(Picard has Data's case with him. He opens it)
PICARD: What are these?
DATA: My medals.
PICARD: Why do you pack them? What logical purpose do they serve?
DATA: I do not know, sir. I suppose none. I just wanted them. Is that vanity?
PICARD: And this?
DATA: A gift from you, sir.
PICARD: You value it?
DATA: Yes, sir.
DATA: It is a reminder of friendship and service.
(Picard activates the hologram of Tasha)
PICARD: And this? You have no other portraits of your fellow crew members. Why this person?
DATA: I would prefer not to answer that question, sir. I gave my word.
PICARD: Under the circumstances, I don't think Tasha would mind.
DATA: She was special to me, sir. We were intimate.
(Phillipa sits up)
PICARD: Thank you, Commander. I have no further questions for this witness.
PHILLIPA [the judge]: Commander Riker, do you want to cross?
RIKER: I have no questions, Your Honour.
PHILLIPA: Thank you. You may step down. PICARD: I call to the stand Commander Bruce Maddox as a hostile witness.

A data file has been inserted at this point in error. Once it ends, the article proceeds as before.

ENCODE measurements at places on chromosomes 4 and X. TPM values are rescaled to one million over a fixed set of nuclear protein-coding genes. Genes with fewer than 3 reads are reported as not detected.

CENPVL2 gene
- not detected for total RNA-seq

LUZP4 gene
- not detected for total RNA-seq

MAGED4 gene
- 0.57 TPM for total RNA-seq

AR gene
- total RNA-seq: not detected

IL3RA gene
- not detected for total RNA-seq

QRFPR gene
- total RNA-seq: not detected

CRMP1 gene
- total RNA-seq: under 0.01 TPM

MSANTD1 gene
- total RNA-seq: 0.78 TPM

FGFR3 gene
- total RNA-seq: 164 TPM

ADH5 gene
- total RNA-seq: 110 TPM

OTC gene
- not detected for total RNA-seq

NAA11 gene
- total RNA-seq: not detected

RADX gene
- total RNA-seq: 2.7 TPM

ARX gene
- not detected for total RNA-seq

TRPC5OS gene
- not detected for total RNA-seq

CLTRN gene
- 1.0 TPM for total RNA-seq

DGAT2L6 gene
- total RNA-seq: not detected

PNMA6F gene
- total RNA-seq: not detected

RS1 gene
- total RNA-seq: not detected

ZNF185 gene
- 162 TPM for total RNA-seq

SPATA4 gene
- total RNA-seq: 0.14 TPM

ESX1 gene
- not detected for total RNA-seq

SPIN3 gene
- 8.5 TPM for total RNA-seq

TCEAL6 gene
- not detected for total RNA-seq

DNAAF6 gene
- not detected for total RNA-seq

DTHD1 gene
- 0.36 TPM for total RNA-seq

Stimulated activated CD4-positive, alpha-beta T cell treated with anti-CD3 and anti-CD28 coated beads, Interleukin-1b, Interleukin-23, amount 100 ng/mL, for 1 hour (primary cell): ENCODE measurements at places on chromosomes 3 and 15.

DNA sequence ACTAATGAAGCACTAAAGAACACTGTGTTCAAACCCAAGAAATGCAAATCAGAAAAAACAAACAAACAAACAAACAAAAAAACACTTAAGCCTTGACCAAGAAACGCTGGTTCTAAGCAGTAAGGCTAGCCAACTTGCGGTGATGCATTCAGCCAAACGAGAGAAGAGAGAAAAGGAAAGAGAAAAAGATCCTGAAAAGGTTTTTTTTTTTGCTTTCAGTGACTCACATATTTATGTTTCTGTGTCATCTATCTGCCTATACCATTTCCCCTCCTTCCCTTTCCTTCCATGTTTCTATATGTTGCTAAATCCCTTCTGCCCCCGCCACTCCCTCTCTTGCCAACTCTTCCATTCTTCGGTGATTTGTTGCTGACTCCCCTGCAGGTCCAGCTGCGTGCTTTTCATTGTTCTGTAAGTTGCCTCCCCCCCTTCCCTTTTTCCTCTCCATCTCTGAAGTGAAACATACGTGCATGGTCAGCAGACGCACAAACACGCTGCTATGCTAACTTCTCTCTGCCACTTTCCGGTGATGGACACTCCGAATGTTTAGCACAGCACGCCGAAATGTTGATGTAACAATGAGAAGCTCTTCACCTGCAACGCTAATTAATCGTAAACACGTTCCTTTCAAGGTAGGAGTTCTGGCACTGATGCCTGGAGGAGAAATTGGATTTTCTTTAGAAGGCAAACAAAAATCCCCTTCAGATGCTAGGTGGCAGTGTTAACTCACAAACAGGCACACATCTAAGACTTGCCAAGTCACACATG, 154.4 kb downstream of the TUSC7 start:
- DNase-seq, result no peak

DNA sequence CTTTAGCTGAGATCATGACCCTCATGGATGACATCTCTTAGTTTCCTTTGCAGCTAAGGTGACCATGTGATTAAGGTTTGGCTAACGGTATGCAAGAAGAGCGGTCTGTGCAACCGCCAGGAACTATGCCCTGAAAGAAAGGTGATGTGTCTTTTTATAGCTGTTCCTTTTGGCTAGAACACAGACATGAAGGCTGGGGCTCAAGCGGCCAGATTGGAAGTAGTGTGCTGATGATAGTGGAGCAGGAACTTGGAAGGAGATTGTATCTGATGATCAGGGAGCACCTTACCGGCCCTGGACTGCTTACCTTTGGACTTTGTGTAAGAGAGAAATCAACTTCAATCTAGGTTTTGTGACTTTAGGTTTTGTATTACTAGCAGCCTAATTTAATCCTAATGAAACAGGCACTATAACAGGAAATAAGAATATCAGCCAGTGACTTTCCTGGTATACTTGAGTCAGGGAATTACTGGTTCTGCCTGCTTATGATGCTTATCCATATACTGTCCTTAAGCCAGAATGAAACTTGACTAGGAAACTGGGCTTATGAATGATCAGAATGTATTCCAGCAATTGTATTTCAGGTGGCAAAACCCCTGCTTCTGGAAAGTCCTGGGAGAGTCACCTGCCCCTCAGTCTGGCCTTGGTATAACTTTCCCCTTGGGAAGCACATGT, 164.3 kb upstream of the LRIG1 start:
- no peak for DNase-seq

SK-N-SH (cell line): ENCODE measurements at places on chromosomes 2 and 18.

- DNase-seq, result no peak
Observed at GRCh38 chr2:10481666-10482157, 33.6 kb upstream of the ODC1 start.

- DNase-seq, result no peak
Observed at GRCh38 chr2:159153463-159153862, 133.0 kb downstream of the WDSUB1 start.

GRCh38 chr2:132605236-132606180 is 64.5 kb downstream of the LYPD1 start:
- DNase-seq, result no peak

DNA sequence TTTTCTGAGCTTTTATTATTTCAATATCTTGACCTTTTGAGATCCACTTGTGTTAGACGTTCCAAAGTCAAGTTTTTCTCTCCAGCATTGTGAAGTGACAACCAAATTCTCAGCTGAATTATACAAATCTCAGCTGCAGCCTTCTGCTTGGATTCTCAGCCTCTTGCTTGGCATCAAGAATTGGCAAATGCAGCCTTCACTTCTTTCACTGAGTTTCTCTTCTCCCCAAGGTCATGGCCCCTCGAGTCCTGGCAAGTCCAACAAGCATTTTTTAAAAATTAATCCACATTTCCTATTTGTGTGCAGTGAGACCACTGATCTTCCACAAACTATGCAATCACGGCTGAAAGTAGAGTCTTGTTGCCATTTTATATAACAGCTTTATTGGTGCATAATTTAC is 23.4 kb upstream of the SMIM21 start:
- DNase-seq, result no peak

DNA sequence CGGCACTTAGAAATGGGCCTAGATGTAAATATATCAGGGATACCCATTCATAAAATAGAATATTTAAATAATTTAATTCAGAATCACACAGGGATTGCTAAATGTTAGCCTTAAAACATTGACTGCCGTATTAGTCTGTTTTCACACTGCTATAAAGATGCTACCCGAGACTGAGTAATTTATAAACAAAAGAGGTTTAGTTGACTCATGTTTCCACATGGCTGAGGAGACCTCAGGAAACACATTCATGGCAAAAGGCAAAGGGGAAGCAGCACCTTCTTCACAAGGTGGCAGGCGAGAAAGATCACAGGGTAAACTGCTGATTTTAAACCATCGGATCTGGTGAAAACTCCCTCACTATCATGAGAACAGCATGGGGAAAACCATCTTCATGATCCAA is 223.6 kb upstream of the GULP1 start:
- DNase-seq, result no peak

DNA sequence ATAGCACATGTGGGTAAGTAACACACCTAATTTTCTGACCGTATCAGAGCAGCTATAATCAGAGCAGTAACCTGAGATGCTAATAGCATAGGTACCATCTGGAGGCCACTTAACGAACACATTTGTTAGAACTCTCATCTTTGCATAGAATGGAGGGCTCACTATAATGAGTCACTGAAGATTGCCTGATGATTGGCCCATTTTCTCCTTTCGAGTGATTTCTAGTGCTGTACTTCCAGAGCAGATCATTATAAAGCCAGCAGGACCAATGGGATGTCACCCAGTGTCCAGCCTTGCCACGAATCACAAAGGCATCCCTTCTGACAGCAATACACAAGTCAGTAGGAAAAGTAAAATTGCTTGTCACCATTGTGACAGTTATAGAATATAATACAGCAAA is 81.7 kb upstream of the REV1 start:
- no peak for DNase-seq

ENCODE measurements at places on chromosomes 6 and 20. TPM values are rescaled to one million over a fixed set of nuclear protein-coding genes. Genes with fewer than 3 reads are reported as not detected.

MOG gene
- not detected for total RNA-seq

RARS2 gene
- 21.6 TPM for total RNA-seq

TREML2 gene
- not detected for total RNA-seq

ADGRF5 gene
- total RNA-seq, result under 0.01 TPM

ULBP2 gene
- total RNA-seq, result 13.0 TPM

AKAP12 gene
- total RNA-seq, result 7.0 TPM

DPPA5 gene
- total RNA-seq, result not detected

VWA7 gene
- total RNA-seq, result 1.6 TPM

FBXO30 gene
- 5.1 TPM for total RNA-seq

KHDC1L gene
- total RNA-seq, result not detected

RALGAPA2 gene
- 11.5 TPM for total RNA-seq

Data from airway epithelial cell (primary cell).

COMPUTER: Verify, Maddox, Bruce, Commander. Current assignment, Associate Chair of Robotics, Daystrom Technological Institute. Major papers
PICARD: Yes, yes, yes. Suffice it to say, he's an expert. Commander, is your contention that Lieutenant Commander Data is not a sentient being and therefore not entitled to all the rights reserved for all life forms within this Federation?
MADDOX: Data is not sentient, no.
PICARD: Commander, would you enlighten us? What is required for sentience?
MADDOX: Intelligence, self awareness, consciousness.